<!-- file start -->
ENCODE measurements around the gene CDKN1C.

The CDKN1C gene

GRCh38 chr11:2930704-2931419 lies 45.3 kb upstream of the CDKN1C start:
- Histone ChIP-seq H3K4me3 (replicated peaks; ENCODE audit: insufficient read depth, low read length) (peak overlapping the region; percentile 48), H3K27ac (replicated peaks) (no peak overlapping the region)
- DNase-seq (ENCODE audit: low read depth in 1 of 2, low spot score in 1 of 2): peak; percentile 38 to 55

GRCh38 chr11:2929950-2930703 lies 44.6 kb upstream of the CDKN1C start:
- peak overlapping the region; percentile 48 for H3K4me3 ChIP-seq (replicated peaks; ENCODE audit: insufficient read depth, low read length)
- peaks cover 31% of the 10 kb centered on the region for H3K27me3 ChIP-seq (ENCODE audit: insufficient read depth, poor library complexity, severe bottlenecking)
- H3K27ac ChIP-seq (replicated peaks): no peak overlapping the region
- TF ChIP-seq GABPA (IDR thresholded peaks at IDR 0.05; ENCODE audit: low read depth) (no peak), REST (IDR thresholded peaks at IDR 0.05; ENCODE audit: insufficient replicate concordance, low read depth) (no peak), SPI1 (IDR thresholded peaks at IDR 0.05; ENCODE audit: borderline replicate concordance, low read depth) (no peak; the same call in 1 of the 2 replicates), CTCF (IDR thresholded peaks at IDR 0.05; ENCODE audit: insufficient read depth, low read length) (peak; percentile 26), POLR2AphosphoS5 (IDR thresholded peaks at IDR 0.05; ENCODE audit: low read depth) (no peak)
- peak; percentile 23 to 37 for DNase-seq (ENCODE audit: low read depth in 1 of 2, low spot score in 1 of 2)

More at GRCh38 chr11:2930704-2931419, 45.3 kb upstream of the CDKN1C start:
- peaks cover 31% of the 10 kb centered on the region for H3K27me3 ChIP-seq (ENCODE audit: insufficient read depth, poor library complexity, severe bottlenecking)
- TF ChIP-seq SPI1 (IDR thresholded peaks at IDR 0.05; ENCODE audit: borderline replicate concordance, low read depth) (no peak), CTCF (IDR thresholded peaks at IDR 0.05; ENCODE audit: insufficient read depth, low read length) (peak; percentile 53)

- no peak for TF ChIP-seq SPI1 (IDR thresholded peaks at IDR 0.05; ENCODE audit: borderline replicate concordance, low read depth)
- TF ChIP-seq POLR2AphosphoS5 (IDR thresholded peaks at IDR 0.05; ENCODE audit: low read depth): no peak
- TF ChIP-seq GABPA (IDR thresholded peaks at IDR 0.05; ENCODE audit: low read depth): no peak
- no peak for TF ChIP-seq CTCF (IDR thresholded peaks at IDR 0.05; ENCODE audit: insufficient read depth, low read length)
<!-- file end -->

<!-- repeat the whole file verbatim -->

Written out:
ENCODE measurements around the gene CDKN1C.

The CDKN1C gene

GRCh38 chr11:2930704-2931419 lies 45.3 kb upstream of the CDKN1C start:
- Histone ChIP-seq H3K4me3 (replicated peaks; ENCODE audit: insufficient read depth, low read length) (peak overlapping the region; percentile 48), H3K27ac (replicated peaks) (no peak overlapping the region)
- DNase-seq (ENCODE audit: low read depth in 1 of 2, low spot score in 1 of 2): peak; percentile 38 to 55

GRCh38 chr11:2929950-2930703 lies 44.6 kb upstream of the CDKN1C start:
- peak overlapping the region; percentile 48 for H3K4me3 ChIP-seq (replicated peaks; ENCODE audit: insufficient read depth, low read length)
- peaks cover 31% of the 10 kb centered on the region for H3K27me3 ChIP-seq (ENCODE audit: insufficient read depth, poor library complexity, severe bottlenecking)
- H3K27ac ChIP-seq (replicated peaks): no peak overlapping the region
- TF ChIP-seq GABPA (IDR thresholded peaks at IDR 0.05; ENCODE audit: low read depth) (no peak), REST (IDR thresholded peaks at IDR 0.05; ENCODE audit: insufficient replicate concordance, low read depth) (no peak), SPI1 (IDR thresholded peaks at IDR 0.05; ENCODE audit: borderline replicate concordance, low read depth) (no peak; the same call in 1 of the 2 replicates), CTCF (IDR thresholded peaks at IDR 0.05; ENCODE audit: insufficient read depth, low read length) (peak; percentile 26), POLR2AphosphoS5 (IDR thresholded peaks at IDR 0.05; ENCODE audit: low read depth) (no peak)
- peak; percentile 23 to 37 for DNase-seq (ENCODE audit: low read depth in 1 of 2, low spot score in 1 of 2)

More at GRCh38 chr11:2930704-2931419, 45.3 kb upstream of the CDKN1C start:
- peaks cover 31% of the 10 kb centered on the region for H3K27me3 ChIP-seq (ENCODE audit: insufficient read depth, poor library complexity, severe bottlenecking)
- TF ChIP-seq SPI1 (IDR thresholded peaks at IDR 0.05; ENCODE audit: borderline replicate concordance, low read depth) (no peak), CTCF (IDR thresholded peaks at IDR 0.05; ENCODE audit: insufficient read depth, low read length) (peak; percentile 53)

- no peak for TF ChIP-seq SPI1 (IDR thresholded peaks at IDR 0.05; ENCODE audit: borderline replicate concordance, low read depth)
- TF ChIP-seq POLR2AphosphoS5 (IDR thresholded peaks at IDR 0.05; ENCODE audit: low read depth): no peak
- TF ChIP-seq GABPA (IDR thresholded peaks at IDR 0.05; ENCODE audit: low read depth): no peak
- no peak for TF ChIP-seq CTCF (IDR thresholded peaks at IDR 0.05; ENCODE audit: insufficient read depth, low read length)